Boxes containing silicone gel breast implants manufactured by now-defunct French company Poly Implant Prothese (PIP) inside an abandoned PIP building in La Seyne-sur-Mer near Toulon, December 28 2011.
At least 1500 women in Bulgaria have breast implants made by France’s Poly Implant Prothese (PIP), the firm that went bankrupt in March 2010 and whose implants are the subject of worldwide concern because of their higher-than-average risk of dangerous ruptures.
The French health ministry says women with PIP implants do not have a higher risk of cancer than women with implants made by other companies, but says there are "well-established risks of ruptures" the BBC reported earlier.
The UK medicines watchdog, the Medicines and Healthcare products Regulatory Authority said that France had reported rupture rates of about five per cent for PIP implants, compared with one per cent in the UK.
A report by Bulgarian television station bTV said that unlike France, where patients had been advised to replace the implants, plastic surgeons in Bulgaria advised women to monitor the condition of the implants with regular ultrasound examinations, at intervals of about six months.
Consultant Dr Strahil Efremov said that there was no reason for panic.
Removal of breast implants costs about 1000 leva (about 500 euro). Removal and replacement must be paid for by the patient.
Reportedly, about 10 000 Bulgarian women have silicone breast implants.
BTV said that because of doctor confidentiality and concealment of profits by some clinics, there were no precise statistics on how many women have implants.
Some of the operations are performed by physicians who are not members of the Association of Plastic Surgeons and cannot be traced.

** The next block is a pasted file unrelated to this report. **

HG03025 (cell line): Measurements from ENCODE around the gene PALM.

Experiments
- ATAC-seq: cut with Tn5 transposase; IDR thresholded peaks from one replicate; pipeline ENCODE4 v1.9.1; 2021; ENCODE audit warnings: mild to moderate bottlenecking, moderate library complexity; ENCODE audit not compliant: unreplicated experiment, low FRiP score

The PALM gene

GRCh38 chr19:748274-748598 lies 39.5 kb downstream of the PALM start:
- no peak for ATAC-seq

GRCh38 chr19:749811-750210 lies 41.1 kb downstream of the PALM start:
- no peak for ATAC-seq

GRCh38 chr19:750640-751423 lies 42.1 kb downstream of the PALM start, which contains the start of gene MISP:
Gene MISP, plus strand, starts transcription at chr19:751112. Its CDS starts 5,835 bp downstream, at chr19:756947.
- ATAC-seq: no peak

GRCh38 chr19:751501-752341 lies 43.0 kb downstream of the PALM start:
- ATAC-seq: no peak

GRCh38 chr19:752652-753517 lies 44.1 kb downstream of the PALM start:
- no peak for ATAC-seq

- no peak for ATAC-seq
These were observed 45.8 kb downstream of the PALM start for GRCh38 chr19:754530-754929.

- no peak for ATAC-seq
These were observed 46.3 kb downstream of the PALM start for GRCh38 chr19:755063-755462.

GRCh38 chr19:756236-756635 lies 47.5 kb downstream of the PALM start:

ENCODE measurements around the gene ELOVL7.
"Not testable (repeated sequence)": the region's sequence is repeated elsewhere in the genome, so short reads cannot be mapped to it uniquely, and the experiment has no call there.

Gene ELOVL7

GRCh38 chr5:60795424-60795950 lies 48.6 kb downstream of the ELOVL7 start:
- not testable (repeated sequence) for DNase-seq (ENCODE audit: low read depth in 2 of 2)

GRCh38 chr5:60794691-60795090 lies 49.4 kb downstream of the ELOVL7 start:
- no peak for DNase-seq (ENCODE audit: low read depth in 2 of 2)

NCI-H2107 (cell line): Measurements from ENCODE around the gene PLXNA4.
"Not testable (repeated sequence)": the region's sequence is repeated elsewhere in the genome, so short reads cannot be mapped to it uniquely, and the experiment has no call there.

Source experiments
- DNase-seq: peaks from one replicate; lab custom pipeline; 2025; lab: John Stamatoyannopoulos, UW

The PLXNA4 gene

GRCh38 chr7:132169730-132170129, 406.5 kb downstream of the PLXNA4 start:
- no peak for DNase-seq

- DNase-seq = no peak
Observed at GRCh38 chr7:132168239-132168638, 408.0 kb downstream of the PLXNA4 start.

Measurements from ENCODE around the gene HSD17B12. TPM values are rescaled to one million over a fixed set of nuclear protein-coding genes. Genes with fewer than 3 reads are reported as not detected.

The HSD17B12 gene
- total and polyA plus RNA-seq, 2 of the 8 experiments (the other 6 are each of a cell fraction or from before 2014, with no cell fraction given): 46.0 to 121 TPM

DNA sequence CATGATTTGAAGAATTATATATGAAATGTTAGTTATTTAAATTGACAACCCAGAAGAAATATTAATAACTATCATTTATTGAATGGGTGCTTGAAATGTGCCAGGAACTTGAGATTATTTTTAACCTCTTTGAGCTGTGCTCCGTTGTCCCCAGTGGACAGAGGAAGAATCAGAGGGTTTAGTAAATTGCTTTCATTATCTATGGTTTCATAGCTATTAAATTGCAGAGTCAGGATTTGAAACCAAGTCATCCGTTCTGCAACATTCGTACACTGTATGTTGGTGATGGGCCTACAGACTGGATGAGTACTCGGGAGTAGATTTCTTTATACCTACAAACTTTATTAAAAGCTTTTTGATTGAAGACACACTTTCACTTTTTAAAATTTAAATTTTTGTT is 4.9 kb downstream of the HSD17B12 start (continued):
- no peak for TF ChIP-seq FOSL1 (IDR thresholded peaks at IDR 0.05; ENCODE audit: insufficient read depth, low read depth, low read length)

In some cases, gynaecologists were operating as plastic surgeons and placing breast implants. There was no law against this, bTV said.
New legislative measures on cosmetic surgery would be ready by the end of 2012, the report said.
PIP used industrial-grade silicone instead of medical grade silicone in its implants, which reportedly have been placed surgically in about 300 000 women worldwide.
Bulgarian National Television quoted Bulgaria’s Health Ministry as saying that PIP’s documentation had been in order and the products had borne the European Community CE mark.
It was, however, unclear how France had permitted the issuing of a certificate to a product with poor quality silicone that had spread around the world.
Simeon Saxe-Coburg and his spouse Margarita opened a new heating and insulation system at the Tsar Ferdinand Hospital for Pulmonary Diseases in Iskrets, a project implemented thanks to the Embassy of the Sovereign Order of Malta in Sofia and the Nando Peretti Foundation.
According to the law's provisions, the commission will have the power to investigate individuals without prior notification and would not require a criminal conviction in order to launch an investigation.
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